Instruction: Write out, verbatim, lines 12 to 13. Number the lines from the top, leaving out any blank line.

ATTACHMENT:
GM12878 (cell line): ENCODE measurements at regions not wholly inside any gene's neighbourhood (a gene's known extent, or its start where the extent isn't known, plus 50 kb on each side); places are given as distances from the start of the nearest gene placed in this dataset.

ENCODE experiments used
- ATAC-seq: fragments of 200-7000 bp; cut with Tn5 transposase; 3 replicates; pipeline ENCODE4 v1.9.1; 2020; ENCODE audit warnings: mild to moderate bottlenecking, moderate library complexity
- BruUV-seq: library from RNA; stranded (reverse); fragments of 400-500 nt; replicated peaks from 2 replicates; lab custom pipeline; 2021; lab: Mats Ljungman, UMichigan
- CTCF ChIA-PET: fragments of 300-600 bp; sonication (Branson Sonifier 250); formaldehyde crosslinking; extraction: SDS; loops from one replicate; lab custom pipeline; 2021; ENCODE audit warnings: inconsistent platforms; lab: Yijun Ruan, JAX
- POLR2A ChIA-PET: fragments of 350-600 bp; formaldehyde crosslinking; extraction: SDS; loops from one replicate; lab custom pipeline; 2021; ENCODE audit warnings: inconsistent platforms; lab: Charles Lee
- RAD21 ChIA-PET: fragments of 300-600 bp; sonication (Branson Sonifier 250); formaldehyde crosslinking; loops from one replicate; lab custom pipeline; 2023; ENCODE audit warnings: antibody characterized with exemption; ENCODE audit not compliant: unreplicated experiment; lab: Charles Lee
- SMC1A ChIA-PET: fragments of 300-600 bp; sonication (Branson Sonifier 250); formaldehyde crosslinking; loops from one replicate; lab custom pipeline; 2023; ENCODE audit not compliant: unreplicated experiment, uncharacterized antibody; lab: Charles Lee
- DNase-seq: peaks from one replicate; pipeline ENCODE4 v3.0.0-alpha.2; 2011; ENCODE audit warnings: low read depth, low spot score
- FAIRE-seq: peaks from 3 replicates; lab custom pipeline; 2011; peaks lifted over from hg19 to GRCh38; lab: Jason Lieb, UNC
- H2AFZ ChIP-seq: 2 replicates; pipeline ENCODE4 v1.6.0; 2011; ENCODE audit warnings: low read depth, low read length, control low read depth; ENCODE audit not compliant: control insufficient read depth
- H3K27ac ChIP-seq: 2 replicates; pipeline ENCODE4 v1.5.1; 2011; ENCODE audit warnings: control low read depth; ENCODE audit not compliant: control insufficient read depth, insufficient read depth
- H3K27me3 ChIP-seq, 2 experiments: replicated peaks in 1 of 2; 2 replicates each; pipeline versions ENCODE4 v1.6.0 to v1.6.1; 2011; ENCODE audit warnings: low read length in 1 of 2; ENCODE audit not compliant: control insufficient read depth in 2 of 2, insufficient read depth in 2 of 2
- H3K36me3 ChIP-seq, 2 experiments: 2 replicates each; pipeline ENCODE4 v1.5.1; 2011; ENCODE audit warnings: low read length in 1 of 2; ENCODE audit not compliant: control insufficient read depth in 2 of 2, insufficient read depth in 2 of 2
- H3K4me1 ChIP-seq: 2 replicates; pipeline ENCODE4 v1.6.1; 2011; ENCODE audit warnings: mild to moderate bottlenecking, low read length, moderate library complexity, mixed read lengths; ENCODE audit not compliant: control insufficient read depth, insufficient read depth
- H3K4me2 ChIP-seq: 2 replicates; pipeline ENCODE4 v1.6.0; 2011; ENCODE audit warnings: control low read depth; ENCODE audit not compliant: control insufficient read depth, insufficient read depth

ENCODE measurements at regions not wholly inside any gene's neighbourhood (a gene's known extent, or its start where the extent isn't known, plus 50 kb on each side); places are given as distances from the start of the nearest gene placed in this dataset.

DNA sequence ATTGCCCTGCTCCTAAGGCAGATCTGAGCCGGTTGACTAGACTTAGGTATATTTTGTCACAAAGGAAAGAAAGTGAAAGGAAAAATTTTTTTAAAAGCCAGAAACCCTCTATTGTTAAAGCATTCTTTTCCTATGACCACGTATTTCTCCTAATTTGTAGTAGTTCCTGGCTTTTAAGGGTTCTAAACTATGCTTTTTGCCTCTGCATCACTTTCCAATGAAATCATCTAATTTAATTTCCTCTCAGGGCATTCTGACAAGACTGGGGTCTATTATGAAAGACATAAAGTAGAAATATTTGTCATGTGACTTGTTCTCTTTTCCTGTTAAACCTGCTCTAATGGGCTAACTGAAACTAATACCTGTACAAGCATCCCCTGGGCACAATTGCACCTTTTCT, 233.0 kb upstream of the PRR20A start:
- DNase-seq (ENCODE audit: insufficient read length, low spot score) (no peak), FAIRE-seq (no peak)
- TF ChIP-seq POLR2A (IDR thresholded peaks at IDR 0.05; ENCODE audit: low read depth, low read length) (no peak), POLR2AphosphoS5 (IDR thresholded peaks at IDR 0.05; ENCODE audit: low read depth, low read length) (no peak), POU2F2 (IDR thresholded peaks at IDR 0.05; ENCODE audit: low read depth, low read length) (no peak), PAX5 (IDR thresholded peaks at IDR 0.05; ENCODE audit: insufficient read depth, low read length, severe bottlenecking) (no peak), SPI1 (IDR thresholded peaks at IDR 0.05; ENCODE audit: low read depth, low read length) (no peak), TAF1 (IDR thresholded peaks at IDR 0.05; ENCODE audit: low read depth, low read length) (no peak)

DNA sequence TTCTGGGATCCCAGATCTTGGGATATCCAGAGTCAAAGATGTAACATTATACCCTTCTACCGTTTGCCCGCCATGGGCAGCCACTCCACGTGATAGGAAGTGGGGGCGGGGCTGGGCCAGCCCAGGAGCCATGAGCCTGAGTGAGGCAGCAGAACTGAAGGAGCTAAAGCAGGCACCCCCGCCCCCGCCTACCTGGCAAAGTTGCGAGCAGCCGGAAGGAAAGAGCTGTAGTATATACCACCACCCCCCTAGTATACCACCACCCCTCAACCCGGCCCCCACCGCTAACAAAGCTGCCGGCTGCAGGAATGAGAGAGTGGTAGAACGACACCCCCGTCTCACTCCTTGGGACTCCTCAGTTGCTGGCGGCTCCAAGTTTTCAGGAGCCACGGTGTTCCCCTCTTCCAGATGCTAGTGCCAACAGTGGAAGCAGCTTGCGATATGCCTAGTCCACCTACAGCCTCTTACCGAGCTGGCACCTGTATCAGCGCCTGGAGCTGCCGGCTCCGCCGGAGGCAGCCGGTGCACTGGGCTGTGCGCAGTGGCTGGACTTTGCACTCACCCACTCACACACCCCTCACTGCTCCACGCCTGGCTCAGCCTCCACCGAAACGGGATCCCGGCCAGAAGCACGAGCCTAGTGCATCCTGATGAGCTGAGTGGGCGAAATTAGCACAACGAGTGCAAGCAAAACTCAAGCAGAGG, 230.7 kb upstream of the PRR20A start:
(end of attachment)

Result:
- H3K27ac ChIP-seq: 2 replicates; pipeline ENCODE4 v1.5.1; 2011; ENCODE audit warnings: control low read depth; ENCODE audit not compliant: control insufficient read depth, insufficient read depth
- H3K27me3 ChIP-seq, 2 experiments: replicated peaks in 1 of 2; 2 replicates each; pipeline versions ENCODE4 v1.6.0 to v1.6.1; 2011; ENCODE audit warnings: low read length in 1 of 2; ENCODE audit not compliant: control insufficient read depth in 2 of 2, insufficient read depth in 2 of 2